New trail video reveals another milestone for rehabilitated Amur tiger Zolushka: her second litter in the wild.
By Vicki Croke
She is one charismatic and unique cat.
And even if you don’t have a degree in wildlife biology and can’t identify individual tigers by stripe pattern, you stand a good chance of recognizing her, especially if you know her story.
Caught on camera: Zolushka walking a snowy trail followed by a cub who appears to be about five months old. Video courtesy of: Vasiliy Gorobeyko (Yevreiskaya Province Natural Resources Department.)
You’ll see what we mean when you look at the grainy camera trap footage taken in the snowy Russian wilderness of the Bastak Reserve, about two weeks ago. Though we can only see the back end of this tiger for a split second before she disappears out of view, that’s enough to catch sight of the conspicuously abbreviated tail of Zolushka. And the rest of the clip gives us a glimpse of an important development: Zolushka is followed by a second tiger, a heavily furred bruiser of a cub, who appears, according to the experts, to be about five months old.
This means a second litter in wild for Zolushka, the pioneering tigress, who was rescued in 2012 as an orphan, rehabilitated, returned to the wild (minus a length of a frostbitten tail), and, in 2015, became the first rehabbed Amur tiger to give birth in the wild.
The footage was posted on Facebook by Vasiliy Gorobeyko (of the Yevreiskaya Province Natural Resources Department), and brought to our attention by Dr. Jonathan Slaght, the Russia and Northeast Asia Coordinator for the Wildlife Conservation Society, a group that has worked with Russian conservationists on tiger programs.
We’ve been following the adventures of Zolushka for a few years. We learned right away that she got her name, which is the Russian equivalent of Cinderella, because her story has a fairytale quality to it. In 2015, we wrote about her rescue as a small cub and details of how she lost most of her tail:
Two hunters found her in the winter of 2012—alone, starving, and frostbitten. She was an almost dead tiger cub—really not much more than a striped bag of bones lying in snow.
She’d been orphaned—her mother probably killed by poachers.
Taking pity on her, the hunters threw a coat over the nearly lifeless cat, and carried her to the local wildlife inspector, who fed and protected her. The official called upon Dale Miquelle, a top cat in the world of tiger biologists, who runs the Russia program for the Wildlife Conservation Society and has been tracking and studying these animals since the early 1990s.
The 4-month-old tiger was anesthetized and treated, having much of her frostbitten, blackened tail amputated.
Her next stop, a brand-new rehabilitation center, helped her regain her tigerness. Zolushka was treated to a vast outward-bound kind of boot camp in the Russian Far East forest where she had minimal—or no–contact with humans, and maximum exposure to prey animals.
And in May 2013, when it looked like she was ready—tigers leave their mothers at about the age of 18 months, Miquelle says— biologists brought her to the Bastak Nature Reserve in the Russian Far East. The reserve—because of habitat loss and poaching, hadn’t seen tigers in 40 years.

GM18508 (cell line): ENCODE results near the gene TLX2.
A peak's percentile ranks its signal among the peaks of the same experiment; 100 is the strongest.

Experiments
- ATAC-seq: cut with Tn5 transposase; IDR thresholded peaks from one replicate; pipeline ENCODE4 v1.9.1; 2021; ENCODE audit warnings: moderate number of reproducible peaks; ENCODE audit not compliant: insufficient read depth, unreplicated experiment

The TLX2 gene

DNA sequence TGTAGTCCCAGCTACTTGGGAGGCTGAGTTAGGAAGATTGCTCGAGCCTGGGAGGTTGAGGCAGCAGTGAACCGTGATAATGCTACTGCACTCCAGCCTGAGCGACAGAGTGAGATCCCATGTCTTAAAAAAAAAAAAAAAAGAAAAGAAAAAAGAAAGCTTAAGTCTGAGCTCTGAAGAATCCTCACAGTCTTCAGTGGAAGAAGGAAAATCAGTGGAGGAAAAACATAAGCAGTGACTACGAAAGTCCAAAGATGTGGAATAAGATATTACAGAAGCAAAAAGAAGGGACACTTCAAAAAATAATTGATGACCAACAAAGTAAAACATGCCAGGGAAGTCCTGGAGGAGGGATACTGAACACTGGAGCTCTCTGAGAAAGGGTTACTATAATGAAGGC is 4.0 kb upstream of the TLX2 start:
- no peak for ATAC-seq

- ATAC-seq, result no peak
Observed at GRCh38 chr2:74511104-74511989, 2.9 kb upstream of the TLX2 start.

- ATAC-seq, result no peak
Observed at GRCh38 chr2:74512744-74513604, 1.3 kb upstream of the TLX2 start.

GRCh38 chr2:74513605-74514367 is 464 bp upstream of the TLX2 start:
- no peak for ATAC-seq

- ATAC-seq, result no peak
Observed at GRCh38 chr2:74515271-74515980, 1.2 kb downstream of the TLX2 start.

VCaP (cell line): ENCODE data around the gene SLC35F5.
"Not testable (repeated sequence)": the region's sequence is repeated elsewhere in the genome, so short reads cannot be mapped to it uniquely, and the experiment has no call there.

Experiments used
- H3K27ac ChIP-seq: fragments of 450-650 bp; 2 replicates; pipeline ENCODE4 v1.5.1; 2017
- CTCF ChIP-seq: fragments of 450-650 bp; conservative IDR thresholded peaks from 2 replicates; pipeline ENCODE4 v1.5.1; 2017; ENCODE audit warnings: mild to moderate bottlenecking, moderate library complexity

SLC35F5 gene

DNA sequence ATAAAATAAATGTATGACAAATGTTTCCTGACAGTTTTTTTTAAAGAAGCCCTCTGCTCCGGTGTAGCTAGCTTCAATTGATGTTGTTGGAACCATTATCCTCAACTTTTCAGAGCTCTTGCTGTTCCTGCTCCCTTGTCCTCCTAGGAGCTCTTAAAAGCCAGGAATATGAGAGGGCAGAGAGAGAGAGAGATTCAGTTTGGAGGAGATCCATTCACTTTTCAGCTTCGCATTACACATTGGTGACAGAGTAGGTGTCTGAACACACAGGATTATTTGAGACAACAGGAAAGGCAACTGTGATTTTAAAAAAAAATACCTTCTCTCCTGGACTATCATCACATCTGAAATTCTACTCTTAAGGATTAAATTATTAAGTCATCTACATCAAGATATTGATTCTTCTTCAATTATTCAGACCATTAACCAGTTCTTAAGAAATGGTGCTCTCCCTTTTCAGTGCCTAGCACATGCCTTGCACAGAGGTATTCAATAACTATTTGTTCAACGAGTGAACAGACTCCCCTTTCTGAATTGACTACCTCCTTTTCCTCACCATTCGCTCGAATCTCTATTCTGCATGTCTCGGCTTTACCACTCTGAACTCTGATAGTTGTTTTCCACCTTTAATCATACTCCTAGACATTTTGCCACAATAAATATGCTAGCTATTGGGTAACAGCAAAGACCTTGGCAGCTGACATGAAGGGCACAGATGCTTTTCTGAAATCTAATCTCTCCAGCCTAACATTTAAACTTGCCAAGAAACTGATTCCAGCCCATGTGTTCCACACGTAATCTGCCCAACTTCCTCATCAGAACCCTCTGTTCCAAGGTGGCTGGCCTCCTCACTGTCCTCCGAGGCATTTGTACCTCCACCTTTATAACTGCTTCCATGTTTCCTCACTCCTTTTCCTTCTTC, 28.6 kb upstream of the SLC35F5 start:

Now better protected, the reserve was just waiting the return of tigers. And Zolushka hit the ground running …
There was evidence right away that she killed and ate a badger, and then shortly after that she brought down a wild boar. Proving she’s a pretty tough, hard-core kind of Cinderella. If she were human, she’d be more comfortable in ice cleats than glass slippers.
A male tiger appeared, furthering the fairytale. Dale Miquelle told us at the beginning of 2015: “Zolushka or Cinderella recently has met her prince, meaning that a male tiger has wandered into this area from quite far away. Somehow he showed up in the same area where Zolushka is. And so the prince has found Cinderella and we found them traveling together.”
We followed up with the next chapter in Zolushka’s life months later when she had her first litter of cubs and it seemed clear that she could serve as a model for tiger conservation everywhere:
The real-life fairy tale of Zolushka the tiger, which we first told you about in January just got even better: The rescued, rehabilitated, and released cat has not only survived in the wild, she’s given birth to two cubs. And she’s raising them in a part of the Russian Far East that had been depleted of tigers for 40 years.
It’s the first time ever that a rehabilitated Amur tiger has given birth in the wild.
Now, from the new 2018 video, we see she’s done it again. Zolushka must have given birth last year.
I asked Jon Slaght what his feelings were as he first viewed this video. “It’s difficult to verbalize the impact of seeing this footage,” Slaght responded. “First of all, it’s a video of a tiger cub plodding along, and you’d have to have a heart of stone to not think that was cute.
More importantly, seeing a tiger cub in the Pri-Amur is incredibly inspiring. The experiment that started with Zolushka—to rehabilitate and release cubs orphaned to poachers—has paid off. There are so few conservation success stories in the world: we’re losing orangutans to palm oil, rhinos to poachers, and Vaquitas to illegal fishing. Yet here, in the Pri-Amur of Russia, a single translocated tigress (who should have died of starvation and frostbite after her mother was poached) is quietly bringing tigers into a place that had not seen them for decades. Tigers are returning to the Pri-Amur. It’s just an amazing story.”